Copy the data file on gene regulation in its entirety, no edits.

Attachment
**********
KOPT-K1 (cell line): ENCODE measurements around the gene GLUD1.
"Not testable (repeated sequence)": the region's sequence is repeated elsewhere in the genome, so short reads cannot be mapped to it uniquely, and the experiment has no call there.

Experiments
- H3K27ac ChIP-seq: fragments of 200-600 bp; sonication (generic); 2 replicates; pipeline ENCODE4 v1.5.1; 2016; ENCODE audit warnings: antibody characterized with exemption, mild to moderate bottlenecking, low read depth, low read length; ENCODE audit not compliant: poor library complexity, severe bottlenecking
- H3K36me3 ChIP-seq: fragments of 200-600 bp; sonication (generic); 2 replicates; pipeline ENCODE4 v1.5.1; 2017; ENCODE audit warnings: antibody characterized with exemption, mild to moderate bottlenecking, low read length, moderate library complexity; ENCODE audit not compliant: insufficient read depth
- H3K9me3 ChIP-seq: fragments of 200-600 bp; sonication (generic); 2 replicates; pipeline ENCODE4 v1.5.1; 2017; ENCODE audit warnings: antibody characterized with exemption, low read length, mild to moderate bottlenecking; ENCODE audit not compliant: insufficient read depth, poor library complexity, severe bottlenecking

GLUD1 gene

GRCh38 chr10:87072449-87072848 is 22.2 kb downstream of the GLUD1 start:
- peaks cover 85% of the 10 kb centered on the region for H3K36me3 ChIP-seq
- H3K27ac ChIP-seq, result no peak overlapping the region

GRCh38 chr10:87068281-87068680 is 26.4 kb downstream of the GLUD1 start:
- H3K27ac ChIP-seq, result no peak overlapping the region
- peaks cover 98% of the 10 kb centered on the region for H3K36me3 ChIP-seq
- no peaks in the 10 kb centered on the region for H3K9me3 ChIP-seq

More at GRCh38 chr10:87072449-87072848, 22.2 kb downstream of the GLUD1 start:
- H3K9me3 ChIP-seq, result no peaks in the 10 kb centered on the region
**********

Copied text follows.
KOPT-K1 (cell line): ENCODE measurements around the gene GLUD1.
"Not testable (repeated sequence)": the region's sequence is repeated elsewhere in the genome, so short reads cannot be mapped to it uniquely, and the experiment has no call there.

Experiments
- H3K27ac ChIP-seq: fragments of 200-600 bp; sonication (generic); 2 replicates; pipeline ENCODE4 v1.5.1; 2016; ENCODE audit warnings: antibody characterized with exemption, mild to moderate bottlenecking, low read depth, low read length; ENCODE audit not compliant: poor library complexity, severe bottlenecking
- H3K36me3 ChIP-seq: fragments of 200-600 bp; sonication (generic); 2 replicates; pipeline ENCODE4 v1.5.1; 2017; ENCODE audit warnings: antibody characterized with exemption, mild to moderate bottlenecking, low read length, moderate library complexity; ENCODE audit not compliant: insufficient read depth
- H3K9me3 ChIP-seq: fragments of 200-600 bp; sonication (generic); 2 replicates; pipeline ENCODE4 v1.5.1; 2017; ENCODE audit warnings: antibody characterized with exemption, low read length, mild to moderate bottlenecking; ENCODE audit not compliant: insufficient read depth, poor library complexity, severe bottlenecking

GLUD1 gene

GRCh38 chr10:87072449-87072848 is 22.2 kb downstream of the GLUD1 start:
- peaks cover 85% of the 10 kb centered on the region for H3K36me3 ChIP-seq
- H3K27ac ChIP-seq, result no peak overlapping the region

GRCh38 chr10:87068281-87068680 is 26.4 kb downstream of the GLUD1 start:
- H3K27ac ChIP-seq, result no peak overlapping the region
- peaks cover 98% of the 10 kb centered on the region for H3K36me3 ChIP-seq
- no peaks in the 10 kb centered on the region for H3K9me3 ChIP-seq

More at GRCh38 chr10:87072449-87072848, 22.2 kb downstream of the GLUD1 start:
- H3K9me3 ChIP-seq, result no peaks in the 10 kb centered on the region